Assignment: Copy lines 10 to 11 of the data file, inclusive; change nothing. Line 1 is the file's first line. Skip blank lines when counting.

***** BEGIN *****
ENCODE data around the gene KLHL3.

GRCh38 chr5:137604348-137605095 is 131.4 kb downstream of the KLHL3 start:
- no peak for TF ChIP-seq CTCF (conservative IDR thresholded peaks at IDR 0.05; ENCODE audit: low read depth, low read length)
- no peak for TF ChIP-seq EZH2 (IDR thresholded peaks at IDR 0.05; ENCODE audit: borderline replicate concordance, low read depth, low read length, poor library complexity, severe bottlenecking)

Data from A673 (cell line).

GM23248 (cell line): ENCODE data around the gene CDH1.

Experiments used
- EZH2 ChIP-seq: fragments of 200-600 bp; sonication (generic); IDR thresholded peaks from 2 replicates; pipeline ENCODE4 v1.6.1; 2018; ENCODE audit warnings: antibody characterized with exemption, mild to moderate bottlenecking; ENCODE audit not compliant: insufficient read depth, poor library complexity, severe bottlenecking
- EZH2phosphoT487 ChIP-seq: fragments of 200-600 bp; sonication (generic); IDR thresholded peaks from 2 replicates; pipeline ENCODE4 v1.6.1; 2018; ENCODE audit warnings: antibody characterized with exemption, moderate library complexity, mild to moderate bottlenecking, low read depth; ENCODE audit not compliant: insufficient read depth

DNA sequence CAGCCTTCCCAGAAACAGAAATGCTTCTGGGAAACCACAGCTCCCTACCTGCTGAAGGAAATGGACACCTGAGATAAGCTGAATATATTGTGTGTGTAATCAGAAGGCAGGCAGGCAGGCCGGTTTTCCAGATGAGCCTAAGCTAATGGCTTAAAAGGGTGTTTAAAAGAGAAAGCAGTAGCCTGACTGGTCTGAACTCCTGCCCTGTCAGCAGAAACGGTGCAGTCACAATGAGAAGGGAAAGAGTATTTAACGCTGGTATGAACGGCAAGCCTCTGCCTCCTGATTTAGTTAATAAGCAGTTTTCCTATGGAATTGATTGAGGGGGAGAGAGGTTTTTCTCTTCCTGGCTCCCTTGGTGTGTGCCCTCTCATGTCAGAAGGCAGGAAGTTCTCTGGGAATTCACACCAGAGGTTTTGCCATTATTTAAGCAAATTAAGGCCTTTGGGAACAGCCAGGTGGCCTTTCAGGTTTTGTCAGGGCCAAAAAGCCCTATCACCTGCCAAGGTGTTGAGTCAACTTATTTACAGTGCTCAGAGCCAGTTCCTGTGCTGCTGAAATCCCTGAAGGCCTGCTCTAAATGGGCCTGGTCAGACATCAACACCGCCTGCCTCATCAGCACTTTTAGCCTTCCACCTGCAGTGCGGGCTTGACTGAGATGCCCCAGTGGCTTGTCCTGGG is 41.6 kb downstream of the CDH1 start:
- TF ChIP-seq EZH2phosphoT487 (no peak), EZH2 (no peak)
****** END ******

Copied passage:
DNA sequence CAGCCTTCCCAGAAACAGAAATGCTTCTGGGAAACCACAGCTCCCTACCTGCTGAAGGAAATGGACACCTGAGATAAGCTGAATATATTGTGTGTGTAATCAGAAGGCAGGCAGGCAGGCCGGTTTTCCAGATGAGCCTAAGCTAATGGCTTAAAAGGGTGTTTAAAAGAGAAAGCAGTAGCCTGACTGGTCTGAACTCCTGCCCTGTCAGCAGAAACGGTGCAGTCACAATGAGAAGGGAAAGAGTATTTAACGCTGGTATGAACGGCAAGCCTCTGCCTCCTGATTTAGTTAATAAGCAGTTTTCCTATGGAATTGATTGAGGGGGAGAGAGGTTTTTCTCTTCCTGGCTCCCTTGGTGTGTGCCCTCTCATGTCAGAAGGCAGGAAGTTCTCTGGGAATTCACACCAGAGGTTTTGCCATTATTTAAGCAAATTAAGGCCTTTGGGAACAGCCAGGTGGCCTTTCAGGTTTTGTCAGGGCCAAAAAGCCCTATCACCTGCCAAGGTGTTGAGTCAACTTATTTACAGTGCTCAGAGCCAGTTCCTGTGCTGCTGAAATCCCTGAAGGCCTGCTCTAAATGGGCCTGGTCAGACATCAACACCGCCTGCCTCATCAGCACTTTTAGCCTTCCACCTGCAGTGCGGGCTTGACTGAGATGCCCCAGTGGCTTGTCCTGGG is 41.6 kb downstream of the CDH1 start:
- TF ChIP-seq EZH2phosphoT487 (no peak), EZH2 (no peak)